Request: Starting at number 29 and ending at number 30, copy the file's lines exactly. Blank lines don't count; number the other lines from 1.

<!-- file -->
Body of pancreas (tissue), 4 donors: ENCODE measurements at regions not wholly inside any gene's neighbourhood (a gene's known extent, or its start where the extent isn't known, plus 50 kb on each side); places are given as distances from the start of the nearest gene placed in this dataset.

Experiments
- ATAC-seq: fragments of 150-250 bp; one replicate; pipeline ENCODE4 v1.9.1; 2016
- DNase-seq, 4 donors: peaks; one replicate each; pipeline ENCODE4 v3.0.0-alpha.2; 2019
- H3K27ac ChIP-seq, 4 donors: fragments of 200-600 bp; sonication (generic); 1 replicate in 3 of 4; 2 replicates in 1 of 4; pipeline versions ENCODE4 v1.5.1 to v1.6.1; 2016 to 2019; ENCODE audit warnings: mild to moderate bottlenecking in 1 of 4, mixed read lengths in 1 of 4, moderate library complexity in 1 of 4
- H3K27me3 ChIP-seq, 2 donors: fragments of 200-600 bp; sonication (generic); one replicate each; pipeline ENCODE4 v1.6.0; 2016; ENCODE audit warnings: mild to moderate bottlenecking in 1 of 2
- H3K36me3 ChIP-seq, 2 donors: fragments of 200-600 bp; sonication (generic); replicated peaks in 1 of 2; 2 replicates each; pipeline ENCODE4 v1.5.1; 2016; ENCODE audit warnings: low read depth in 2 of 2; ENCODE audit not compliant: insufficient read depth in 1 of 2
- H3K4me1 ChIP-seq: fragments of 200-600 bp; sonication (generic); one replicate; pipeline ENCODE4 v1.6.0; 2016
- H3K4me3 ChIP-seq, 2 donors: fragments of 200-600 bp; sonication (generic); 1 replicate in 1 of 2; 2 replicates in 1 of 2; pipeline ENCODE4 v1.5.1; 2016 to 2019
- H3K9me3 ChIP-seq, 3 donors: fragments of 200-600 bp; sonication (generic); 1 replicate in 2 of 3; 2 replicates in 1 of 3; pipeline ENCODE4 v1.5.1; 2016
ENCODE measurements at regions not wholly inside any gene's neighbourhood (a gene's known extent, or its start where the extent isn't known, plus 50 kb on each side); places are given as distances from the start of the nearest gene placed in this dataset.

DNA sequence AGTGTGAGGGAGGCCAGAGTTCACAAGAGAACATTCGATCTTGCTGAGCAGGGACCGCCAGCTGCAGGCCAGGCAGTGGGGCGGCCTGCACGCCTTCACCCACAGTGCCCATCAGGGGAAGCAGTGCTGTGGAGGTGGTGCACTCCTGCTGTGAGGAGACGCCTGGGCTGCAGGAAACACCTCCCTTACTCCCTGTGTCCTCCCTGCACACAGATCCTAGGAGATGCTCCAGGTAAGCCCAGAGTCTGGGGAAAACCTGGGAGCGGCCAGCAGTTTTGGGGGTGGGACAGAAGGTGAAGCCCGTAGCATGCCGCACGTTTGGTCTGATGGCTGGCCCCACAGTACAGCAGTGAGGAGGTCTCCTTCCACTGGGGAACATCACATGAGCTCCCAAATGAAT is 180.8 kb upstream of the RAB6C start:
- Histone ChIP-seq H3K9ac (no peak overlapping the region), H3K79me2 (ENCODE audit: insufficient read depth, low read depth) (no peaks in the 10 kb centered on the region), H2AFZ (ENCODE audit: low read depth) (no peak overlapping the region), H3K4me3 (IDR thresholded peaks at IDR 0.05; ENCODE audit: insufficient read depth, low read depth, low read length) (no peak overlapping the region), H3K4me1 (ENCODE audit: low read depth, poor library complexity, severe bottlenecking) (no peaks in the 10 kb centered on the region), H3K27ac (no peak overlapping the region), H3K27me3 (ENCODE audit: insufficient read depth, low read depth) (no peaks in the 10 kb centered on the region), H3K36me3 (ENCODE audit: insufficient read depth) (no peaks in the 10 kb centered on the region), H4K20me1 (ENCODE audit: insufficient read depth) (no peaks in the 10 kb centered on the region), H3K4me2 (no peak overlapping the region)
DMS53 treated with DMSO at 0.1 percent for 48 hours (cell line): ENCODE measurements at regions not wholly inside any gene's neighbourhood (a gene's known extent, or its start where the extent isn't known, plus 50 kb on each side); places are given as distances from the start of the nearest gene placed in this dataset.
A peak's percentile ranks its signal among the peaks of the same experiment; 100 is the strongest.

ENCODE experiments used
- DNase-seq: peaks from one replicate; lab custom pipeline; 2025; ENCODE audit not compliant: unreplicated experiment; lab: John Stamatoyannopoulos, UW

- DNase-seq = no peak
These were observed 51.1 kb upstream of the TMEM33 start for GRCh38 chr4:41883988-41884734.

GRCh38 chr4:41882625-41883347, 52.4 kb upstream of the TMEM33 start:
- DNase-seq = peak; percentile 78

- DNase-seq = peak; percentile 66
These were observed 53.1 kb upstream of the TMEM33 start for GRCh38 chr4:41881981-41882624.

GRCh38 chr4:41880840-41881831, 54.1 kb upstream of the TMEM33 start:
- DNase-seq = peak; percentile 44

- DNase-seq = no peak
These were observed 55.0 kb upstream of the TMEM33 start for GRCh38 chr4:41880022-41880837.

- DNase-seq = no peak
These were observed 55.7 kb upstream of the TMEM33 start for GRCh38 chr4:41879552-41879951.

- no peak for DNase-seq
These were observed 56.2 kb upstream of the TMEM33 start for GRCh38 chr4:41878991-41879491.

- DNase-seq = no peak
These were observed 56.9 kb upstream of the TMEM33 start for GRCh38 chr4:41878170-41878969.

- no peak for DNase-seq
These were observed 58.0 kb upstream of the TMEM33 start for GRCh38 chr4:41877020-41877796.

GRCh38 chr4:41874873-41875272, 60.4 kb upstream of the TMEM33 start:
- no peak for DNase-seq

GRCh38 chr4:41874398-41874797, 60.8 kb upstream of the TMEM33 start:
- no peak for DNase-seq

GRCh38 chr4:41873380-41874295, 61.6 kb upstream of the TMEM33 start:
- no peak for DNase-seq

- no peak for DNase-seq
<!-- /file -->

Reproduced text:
These were observed 55.7 kb upstream of the TMEM33 start for GRCh38 chr4:41879552-41879951.

- no peak for DNase-seq